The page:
Freya the Beautiful, Lady of the Vanir
      Lady Freya      
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Goddess of Love, Beauty, and War
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Reference Guide for the Goddess Freya

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Torque or necklace belonging to Freyja.

A precious necklace, owned by the goddess Freya according to the 13th-century Icelander Snorri Sturluson and other late sources, notably the eddic poem Thrymskvida. In his ninth-century skaldic poem Haustlong, Thjodolf of Hvin describes the god Loki as 'the thief of Brising’s girdle', while a 10th-century skaldic poem, Husdrapa, appears to allude to a battle between Loki and the god Heimdall over some precious item of jewelry. Snorri, presumably synthesizing from these and other now-lost sources, recounts how Loki stole the Brisingamen from Freya, but that Heimdall recovered it after he Loki had fought in the shape of seals. A 14th-century source, Sorla Thattr, describes how Freya acquired the necklace, which was made by four dwarves, by spending a night with each in turn. According to Sorla Thattr, Loki stole the necklace at the request of the god Odin, after changing himself into a fly, passing into Freya's bedchamber through the keyhole and stinging the sleeping figure, who was lying on the necklace, to make her move. Only when Freya causes an endless war between two kings (the so-called Hjandningavig) does Odin return her hard-won property.

In eddic poetry, the Brisinga men is found in Thrymskvida. It jerks when Freyja is angered at the suggestion that she should go to Giantland (stanza 13), and at Heimdall’s suggestion (stanza 15), it is put onto Thor as he assumed Freyja’s disguise (stanza 19). Otherwise the Brisinga men is found only in Snorri’s Edda. In both Gylfaginning and Skaldskaparmal, Snorri says simply that Freyja owned it, but in Skaldskaparmal he also gives two very interesting pieces of information: Loki and Heimdall fought over it, and Loki is known as the “thief of the giants, of the goat, of the Brisinga men, and of the apples of Idun.” A battle between Heimdall and Loki is known from one stanza of the late-tenth-century Icelandic skaldic poem Husdrapa by Ulf Uggason. It is difficult to interpret, but some scholars think they may indeed have been fighting over the Brisinga men. In stanza 9 of the Haustlong of Thjodolf of Hvin, one of the very earliest skaldic poems, Loki is called “hoop-thief of Brising’s people,” an apparent reference to his theft of the necklace. The same myth also appears to be recounted in the late Sorla thattr, in which Loki, taking on the form of a fly, steals from Freyja a golden necklace made for her by dwarfs, but the necklace is not explicitly called the Brisinga men.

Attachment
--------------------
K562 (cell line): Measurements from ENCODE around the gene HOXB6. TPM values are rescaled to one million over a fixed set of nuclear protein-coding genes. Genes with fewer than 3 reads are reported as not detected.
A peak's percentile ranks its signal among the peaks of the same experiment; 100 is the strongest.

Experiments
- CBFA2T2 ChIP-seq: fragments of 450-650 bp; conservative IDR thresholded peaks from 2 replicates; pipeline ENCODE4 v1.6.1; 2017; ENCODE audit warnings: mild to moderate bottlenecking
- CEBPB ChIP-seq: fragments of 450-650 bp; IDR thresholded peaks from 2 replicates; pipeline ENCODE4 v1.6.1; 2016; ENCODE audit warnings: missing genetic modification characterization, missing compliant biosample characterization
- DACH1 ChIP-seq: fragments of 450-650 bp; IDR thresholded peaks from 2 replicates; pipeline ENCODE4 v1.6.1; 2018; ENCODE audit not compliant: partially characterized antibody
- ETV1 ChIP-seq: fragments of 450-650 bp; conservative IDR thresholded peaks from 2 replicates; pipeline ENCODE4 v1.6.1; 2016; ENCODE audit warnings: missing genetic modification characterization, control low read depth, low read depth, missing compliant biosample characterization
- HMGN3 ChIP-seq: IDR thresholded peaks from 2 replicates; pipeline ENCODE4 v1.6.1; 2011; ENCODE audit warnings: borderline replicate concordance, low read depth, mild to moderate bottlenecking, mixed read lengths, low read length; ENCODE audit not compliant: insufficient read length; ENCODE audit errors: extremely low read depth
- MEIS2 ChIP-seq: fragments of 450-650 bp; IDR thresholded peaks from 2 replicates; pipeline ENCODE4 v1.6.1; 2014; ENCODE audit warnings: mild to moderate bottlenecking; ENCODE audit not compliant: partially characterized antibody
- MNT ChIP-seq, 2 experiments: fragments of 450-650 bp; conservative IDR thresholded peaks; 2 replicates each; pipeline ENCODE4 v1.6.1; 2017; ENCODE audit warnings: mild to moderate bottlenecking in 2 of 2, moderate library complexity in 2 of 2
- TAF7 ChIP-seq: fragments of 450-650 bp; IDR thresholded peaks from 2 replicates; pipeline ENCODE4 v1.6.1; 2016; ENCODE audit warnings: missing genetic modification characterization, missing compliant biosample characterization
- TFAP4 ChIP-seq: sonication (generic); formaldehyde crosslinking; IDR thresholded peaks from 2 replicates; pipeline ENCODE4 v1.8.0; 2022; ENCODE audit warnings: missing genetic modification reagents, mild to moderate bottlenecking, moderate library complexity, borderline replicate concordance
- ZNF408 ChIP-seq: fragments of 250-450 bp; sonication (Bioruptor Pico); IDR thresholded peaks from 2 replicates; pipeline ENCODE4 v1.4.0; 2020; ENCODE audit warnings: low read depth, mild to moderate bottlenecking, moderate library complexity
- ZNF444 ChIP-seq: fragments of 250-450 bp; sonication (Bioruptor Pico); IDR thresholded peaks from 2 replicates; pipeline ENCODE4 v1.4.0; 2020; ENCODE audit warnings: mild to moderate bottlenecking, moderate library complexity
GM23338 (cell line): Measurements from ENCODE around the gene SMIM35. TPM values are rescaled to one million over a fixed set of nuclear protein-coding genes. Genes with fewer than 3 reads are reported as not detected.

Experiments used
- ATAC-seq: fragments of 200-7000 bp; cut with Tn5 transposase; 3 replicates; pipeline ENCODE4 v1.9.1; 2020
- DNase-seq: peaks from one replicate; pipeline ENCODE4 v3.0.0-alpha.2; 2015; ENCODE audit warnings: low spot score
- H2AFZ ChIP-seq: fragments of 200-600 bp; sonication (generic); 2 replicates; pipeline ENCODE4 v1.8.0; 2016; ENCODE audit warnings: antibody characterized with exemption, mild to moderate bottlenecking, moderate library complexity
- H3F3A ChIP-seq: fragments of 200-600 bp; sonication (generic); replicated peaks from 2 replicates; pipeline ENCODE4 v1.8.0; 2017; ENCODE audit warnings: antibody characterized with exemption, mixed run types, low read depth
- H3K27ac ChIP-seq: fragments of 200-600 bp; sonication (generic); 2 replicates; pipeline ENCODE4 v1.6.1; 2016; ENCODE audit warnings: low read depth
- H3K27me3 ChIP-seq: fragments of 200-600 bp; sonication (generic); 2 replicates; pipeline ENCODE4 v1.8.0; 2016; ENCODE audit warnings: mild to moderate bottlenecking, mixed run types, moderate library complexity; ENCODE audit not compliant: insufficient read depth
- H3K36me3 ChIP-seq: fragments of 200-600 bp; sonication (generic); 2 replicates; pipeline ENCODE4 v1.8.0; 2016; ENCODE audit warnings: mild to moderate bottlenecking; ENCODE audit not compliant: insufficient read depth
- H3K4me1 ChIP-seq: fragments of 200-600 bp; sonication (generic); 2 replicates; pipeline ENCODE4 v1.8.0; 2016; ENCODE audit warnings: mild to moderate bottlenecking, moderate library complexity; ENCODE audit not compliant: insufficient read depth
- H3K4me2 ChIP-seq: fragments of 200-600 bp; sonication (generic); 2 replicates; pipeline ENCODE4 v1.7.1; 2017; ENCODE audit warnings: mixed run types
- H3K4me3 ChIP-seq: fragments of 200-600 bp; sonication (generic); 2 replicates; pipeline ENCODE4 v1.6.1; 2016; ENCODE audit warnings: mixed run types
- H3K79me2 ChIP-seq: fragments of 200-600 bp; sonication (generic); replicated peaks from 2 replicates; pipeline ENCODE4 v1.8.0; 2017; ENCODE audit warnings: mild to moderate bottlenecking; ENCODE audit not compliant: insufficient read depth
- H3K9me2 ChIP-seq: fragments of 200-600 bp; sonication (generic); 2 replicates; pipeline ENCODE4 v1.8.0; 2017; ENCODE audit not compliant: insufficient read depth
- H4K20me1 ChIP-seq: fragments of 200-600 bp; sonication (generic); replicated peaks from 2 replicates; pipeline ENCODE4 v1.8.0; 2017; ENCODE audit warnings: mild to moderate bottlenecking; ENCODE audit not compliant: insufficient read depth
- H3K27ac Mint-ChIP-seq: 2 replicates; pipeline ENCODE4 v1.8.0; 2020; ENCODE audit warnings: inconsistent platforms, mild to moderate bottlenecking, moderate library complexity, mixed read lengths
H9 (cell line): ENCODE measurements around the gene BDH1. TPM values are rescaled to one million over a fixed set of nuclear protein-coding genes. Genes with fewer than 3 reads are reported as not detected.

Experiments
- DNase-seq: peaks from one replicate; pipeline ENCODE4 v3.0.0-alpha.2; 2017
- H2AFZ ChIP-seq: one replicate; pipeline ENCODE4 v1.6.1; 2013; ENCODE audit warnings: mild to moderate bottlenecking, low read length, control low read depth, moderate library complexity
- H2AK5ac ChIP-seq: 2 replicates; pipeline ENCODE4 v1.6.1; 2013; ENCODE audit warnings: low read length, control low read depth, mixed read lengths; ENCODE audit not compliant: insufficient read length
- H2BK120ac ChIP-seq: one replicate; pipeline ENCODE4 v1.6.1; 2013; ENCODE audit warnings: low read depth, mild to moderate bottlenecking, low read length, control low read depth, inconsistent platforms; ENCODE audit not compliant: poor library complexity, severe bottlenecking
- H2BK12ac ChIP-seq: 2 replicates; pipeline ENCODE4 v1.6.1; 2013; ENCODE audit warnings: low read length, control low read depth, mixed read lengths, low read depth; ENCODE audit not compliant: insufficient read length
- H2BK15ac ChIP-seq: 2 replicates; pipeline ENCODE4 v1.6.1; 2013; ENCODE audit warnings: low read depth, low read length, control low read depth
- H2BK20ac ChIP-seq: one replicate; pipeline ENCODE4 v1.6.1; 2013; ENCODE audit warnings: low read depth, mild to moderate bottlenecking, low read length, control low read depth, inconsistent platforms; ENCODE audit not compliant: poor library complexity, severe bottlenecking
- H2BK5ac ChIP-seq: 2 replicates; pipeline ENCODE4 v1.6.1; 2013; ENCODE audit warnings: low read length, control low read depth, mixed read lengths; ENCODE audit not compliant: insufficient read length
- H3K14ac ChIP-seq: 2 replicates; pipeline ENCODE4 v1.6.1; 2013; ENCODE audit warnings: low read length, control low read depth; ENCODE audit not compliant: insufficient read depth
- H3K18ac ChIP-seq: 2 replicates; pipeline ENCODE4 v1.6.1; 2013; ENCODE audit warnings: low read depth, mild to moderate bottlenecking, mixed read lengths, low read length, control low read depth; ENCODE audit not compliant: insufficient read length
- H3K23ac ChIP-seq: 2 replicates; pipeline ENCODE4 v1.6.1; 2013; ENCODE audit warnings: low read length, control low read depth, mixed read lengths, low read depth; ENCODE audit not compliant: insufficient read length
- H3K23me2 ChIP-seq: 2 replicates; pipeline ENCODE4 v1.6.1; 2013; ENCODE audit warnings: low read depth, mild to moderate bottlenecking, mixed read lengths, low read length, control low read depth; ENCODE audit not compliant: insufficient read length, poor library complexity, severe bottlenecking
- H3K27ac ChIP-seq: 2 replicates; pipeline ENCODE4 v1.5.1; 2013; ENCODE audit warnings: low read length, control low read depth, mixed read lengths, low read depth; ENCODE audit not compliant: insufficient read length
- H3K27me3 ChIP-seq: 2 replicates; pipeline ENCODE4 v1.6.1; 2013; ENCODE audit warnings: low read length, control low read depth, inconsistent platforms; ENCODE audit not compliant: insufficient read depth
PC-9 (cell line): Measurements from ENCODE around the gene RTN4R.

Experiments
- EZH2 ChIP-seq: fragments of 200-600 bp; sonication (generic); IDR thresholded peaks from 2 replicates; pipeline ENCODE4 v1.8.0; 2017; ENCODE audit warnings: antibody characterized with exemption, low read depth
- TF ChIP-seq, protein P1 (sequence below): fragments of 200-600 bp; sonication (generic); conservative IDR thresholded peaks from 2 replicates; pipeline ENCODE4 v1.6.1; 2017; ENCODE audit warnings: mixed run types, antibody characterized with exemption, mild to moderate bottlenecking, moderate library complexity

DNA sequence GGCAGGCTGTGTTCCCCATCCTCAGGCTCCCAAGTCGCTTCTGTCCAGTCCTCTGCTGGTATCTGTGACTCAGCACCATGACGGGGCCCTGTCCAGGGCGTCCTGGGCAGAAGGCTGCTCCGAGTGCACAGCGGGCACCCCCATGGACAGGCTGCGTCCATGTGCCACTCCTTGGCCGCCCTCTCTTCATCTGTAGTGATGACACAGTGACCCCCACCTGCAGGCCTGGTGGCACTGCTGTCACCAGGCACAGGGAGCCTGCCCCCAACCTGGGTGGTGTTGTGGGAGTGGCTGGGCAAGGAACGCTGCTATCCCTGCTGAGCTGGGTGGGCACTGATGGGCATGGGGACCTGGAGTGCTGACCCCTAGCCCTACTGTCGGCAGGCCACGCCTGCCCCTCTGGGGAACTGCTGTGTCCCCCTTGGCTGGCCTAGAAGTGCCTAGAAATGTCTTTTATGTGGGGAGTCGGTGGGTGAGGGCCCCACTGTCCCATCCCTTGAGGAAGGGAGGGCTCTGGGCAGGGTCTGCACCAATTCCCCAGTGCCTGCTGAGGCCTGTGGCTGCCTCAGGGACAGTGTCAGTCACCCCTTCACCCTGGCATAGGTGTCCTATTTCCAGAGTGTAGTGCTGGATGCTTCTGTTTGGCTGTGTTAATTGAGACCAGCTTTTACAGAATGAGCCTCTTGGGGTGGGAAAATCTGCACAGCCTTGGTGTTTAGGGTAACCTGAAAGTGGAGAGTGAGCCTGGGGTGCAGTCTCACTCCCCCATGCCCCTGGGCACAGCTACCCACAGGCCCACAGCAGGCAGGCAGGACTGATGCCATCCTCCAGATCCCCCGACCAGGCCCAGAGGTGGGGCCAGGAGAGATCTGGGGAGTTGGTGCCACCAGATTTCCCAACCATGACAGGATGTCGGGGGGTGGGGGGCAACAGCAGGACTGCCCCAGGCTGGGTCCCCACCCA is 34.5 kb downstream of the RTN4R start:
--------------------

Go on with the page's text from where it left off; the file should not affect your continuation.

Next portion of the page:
Lines 1197–1201 of the Old English epic Beowulf allude to a legendary narrative in which the hero Hama takes away the necklace of the Brosings (Brosinga mene), fleeing the terror of Ermaneric. This necklace is clearly an analog of the Brisinga men, and many scholars have tried to relate the story attached to it to Loki’s battle with Heimdall or theft of the necklace, an enterprise that is not easy. What the Beowulf analog does seem to show is that Brisinga men should be understood as “torque of the Brisings,” not, as some scholars have thought, “gleaming torque” or “sunny torque.” But who the Brisings might be remains an unanswered question. The Brising of Haustlong is not found elsewhere, although the thulur refer to a Norwegian island of that name. The simplest explanation might be to regard the Brisings as dwarfs, the ones who, according to Sorla thattr, made Freyja’s precious necklace.

References and further reading: Perhaps the most famous treatment of the Brisinga men is an essay by Karl Mullenhoff, “Frija und der Halsbandmythus,” Zeitschrift fur deutsches Altertumn 30 (1886): 217–260, which argues for a kind of solar myth that, as F. Klaeber put it, “compels admiration rather than acceptance” (Beowulf and the Fight at Finnsburg: Edited with Introduction, Bibliography, Notes, Glossary, and Appendices, 3rd ed., with first and second supplements [Boston: D. C. Heath, 1950], 178). The archaeological background is explored by Birgit Arrhenius, “Det flammande smycket,” Fornvannen 57 (1962): 79–101, and “Zum symbolischen Sinn des Almadin im fruheren Mittelalter,” Fruhmittelalterliche Studien 3 (1969): 47–59. The parallel between Brosinge mene and Brisinga men is treated by Ursula Dronke, “Beowulf and Ragnaro, k,” Saga-Book of the Viking Society 17 (1968): 302–325, and Helen Damico, “Sorlaπattr and the Hama Episode in Beowulf,” Scandinavian Studies 55 (1983): 222–235.

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